Horse racing took what it called a "major step" in unifying equine safety standards with the formation of the Horseracing Integrity and Safety Authority. That was followed by an announcement that Sen. Mitch McConnell, R-Ky., will allow the introduction of a Horseracing Integrity and Safety Act to the Senate floor this year.
The House has had a very similar bill around since 2015, but it has yet to advance beyond a hearing. The House bill will be mirrored in the Senate bill. Sens. Kirsten Gillibrand, D-N.Y., and Martha McSally, R-Ariz., have introduced a bill in the Senate and Reps. Andy Barr, R-Ky., and Paul Tonko, D-N.Y., in the House.
Horse racing has had its share of what it calls major steps through the years, starting with the formation of the National Thoroughbred Racing Association in 1997. Last year, it announced the formation of the Safety and Integrity Alliance, much as it did almost 10 years earlier. More than 20 years since the NTRA was formed, though, there is no uniformity in medication and safety rules throughout the almost 40 different state regulatory bodies.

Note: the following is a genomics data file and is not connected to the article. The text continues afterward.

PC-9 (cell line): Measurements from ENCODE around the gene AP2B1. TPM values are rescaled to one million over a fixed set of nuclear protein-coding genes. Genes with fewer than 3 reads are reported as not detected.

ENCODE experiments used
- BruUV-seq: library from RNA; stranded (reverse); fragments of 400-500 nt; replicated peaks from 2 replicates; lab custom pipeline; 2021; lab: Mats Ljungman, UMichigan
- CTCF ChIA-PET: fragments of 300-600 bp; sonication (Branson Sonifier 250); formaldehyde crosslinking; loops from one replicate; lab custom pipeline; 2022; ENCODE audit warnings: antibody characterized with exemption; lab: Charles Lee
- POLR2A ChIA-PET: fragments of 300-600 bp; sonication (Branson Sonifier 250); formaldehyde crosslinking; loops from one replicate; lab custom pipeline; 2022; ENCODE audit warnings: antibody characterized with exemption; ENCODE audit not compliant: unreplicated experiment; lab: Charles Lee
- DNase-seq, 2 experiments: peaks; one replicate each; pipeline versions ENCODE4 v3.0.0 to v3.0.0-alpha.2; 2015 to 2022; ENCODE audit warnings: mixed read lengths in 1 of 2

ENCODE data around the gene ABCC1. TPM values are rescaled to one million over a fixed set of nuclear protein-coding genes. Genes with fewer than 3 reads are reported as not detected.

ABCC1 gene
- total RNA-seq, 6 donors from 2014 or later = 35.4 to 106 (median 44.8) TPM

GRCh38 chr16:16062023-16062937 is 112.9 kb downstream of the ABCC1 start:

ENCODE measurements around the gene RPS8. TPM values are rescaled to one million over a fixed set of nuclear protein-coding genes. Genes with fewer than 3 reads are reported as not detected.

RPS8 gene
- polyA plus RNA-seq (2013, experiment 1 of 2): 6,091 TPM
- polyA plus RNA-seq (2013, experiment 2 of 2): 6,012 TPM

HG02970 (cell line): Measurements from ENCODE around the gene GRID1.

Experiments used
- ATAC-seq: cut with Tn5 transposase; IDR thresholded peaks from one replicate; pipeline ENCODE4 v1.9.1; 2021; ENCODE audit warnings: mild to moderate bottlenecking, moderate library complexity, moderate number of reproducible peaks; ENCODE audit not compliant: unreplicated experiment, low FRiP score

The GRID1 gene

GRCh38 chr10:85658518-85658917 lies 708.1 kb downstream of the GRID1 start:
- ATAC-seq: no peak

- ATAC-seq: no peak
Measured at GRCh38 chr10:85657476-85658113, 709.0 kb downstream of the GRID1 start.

What it hopes to do is standardize medication, testing and safety measures. The authority also plans to have a component dealing with race surfaces.
Until Monday's announcement, Churchill Downs Inc., one of the biggest players in the sport, opposed the bill in the House. There was no reason given for the reversal. The announcement was held in Lexington, Kentucky, with representatives of the Breeders' Cup, Churchill Downs Inc., Keeneland and the Jockey Club as well as McConnell and Barr.
The Stronach Group, which owns Santa Anita Park, Golden Gate Fields and several other tracks, and the New York Racing Association also favor the legislation.
"We strongly urge Congress to consider the adoption of the Horseracing Integrity and Safety Act that will introduce national policies to control medication and regulate anti-doping in the sport of horseracing," the Stronach Group said in a statement.
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